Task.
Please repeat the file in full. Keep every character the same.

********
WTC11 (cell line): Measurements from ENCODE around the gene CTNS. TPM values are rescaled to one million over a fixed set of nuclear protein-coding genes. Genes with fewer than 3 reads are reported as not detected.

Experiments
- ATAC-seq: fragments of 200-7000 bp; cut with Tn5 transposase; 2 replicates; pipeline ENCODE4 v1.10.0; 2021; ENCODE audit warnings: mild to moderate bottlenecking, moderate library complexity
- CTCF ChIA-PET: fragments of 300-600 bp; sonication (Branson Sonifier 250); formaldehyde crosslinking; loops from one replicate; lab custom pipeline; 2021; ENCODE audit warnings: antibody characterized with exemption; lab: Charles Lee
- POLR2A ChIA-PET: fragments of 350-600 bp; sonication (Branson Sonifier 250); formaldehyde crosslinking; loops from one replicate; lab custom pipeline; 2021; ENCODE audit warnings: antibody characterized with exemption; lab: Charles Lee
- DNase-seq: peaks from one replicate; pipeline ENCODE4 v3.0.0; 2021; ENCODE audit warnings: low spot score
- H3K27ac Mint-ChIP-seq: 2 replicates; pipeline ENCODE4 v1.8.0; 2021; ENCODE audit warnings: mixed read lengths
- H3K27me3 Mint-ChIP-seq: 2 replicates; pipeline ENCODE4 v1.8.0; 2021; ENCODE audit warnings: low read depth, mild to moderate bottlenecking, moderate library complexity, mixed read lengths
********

WTC11 (cell line): Measurements from ENCODE around the gene CTNS. TPM values are rescaled to one million over a fixed set of nuclear protein-coding genes. Genes with fewer than 3 reads are reported as not detected.

Experiments
- ATAC-seq: fragments of 200-7000 bp; cut with Tn5 transposase; 2 replicates; pipeline ENCODE4 v1.10.0; 2021; ENCODE audit warnings: mild to moderate bottlenecking, moderate library complexity
- CTCF ChIA-PET: fragments of 300-600 bp; sonication (Branson Sonifier 250); formaldehyde crosslinking; loops from one replicate; lab custom pipeline; 2021; ENCODE audit warnings: antibody characterized with exemption; lab: Charles Lee
- POLR2A ChIA-PET: fragments of 350-600 bp; sonication (Branson Sonifier 250); formaldehyde crosslinking; loops from one replicate; lab custom pipeline; 2021; ENCODE audit warnings: antibody characterized with exemption; lab: Charles Lee
- DNase-seq: peaks from one replicate; pipeline ENCODE4 v3.0.0; 2021; ENCODE audit warnings: low spot score
- H3K27ac Mint-ChIP-seq: 2 replicates; pipeline ENCODE4 v1.8.0; 2021; ENCODE audit warnings: mixed read lengths
- H3K27me3 Mint-ChIP-seq: 2 replicates; pipeline ENCODE4 v1.8.0; 2021; ENCODE audit warnings: low read depth, mild to moderate bottlenecking, moderate library complexity, mixed read lengths